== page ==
Sunday, August 16, 2009

Lurlene McDaniel's Prey

I was a little leery of this one, since Boy Toy (dealing with the same subject of sexual abuse of a teenage boy) was so off putting, but McDaniel treats this subject with understanding and a sense of moral ambiguity that rings true. Ryan is a high school freshman with an absent father and deceased mother. Lori is a 33-year-old, knock-dead attractive teacher. The two connect, and lapse into an affair that they both want. When Honey, Ryan's friend, is concerned about his lack of interest in high school matters, she discovers the truth and turns the teacher in. The very good point is made that if a female student were in a similar position with a male adult, no one would second guess that this was a Bad Thing, but the fact that the abused child is a boy leads to speculation that this is something he wanted. Which is was. So is it bad? McDaniel makes all these points clearly, never getting too graphic. I don't think this is a middle school title, but high schools certainly will be interested.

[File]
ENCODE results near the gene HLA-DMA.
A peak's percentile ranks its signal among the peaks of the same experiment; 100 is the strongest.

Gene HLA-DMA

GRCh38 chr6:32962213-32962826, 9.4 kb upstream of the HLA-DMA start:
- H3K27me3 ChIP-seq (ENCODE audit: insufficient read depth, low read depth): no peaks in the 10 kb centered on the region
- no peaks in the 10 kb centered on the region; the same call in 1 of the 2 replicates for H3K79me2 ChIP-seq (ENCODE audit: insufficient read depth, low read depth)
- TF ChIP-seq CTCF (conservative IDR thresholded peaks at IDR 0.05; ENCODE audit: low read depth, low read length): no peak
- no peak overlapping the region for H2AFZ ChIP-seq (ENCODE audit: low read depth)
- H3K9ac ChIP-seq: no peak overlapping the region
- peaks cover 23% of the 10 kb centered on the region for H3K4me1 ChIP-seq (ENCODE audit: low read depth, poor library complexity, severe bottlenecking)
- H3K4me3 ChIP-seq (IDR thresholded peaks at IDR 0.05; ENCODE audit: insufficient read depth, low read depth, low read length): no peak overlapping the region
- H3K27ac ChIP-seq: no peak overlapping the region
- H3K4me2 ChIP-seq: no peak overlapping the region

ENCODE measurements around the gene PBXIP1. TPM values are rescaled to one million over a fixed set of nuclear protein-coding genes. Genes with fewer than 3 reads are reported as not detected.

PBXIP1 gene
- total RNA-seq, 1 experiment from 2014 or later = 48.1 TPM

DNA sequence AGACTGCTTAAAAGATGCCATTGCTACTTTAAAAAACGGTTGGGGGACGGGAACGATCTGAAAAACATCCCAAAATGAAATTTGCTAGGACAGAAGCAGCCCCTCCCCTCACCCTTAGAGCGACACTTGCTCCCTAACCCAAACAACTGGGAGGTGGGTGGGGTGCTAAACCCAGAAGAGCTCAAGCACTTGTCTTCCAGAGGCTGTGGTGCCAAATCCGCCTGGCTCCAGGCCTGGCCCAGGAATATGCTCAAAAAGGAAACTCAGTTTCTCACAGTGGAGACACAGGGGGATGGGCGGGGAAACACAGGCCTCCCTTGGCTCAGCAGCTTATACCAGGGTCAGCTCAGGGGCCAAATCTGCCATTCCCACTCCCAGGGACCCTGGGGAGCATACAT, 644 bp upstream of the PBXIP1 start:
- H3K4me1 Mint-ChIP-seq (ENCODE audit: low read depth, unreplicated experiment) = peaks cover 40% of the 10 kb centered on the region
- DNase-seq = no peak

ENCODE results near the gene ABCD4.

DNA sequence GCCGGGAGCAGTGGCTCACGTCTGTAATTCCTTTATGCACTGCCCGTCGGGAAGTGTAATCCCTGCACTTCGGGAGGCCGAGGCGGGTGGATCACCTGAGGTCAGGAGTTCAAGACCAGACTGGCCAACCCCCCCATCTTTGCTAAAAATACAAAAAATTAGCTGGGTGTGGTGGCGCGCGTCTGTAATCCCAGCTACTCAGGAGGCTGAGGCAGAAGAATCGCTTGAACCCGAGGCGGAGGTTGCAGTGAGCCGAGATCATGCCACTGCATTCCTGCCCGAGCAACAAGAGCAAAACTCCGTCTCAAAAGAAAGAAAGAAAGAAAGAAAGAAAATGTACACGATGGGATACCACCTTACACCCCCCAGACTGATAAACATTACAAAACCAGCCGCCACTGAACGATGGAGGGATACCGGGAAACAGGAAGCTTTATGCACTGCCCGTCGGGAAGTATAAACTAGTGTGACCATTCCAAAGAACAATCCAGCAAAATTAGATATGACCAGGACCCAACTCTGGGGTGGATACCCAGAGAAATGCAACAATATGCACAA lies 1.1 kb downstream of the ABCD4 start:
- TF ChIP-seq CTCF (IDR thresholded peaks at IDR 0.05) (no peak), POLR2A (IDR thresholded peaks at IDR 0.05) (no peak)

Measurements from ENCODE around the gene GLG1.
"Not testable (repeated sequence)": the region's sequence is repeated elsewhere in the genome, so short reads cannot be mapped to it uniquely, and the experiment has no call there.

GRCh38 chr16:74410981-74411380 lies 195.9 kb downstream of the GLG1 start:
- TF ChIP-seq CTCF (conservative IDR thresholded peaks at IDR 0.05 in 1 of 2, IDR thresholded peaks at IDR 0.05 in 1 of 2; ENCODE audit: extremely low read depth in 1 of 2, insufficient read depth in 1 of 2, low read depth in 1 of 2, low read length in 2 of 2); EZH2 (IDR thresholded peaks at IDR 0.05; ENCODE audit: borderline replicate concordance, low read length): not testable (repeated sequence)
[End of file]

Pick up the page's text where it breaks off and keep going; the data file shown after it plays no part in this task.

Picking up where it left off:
The low level fiction reading is depressing. The stand outs are the 20-year-old Martin Matthew titles by Paula Danziger, which are quite amusing, and a similar series by Sarah Weeks about a young boy named Phineas that also will be popular with boys who like funny stories. In general, though, they are Not Good Literature, and not even particularly fun to read, such as Suzanne Williams' Princess Power Books. These are for much younger readers, so I am not quite sure what students would think of them. I didn't care for them, but in the same way that I don't care much for 4th graders-- they are lovely when other people are dealing with them. I just don't want to. The covers look like bad Nickelodeon cartoons.

Guilty pleasure of the week: John F. Carson's 1967 The Mystery of the Tarnished Trophy. My father's elementary school librarian was deaccessioning books in 1975, and this was a title I was allowed to have because I helped her. It is probably the only sports book I read until about 1999, but I have kept it all these years. I was thinking about putting it in the library collection, but it really is such a wonderful story that I couldn't bring myself to. Walter's father was listed as missing in action in WWII, but his mother has never given up hope that he will return. She moves them to the father's hometown, hoping to find out what happened to him. Turns out he was accused of a theft and left in some disgrace, so Walter is determined to solve the mystery. Beautifully written and evocative of a lost era, it still makes me happy.


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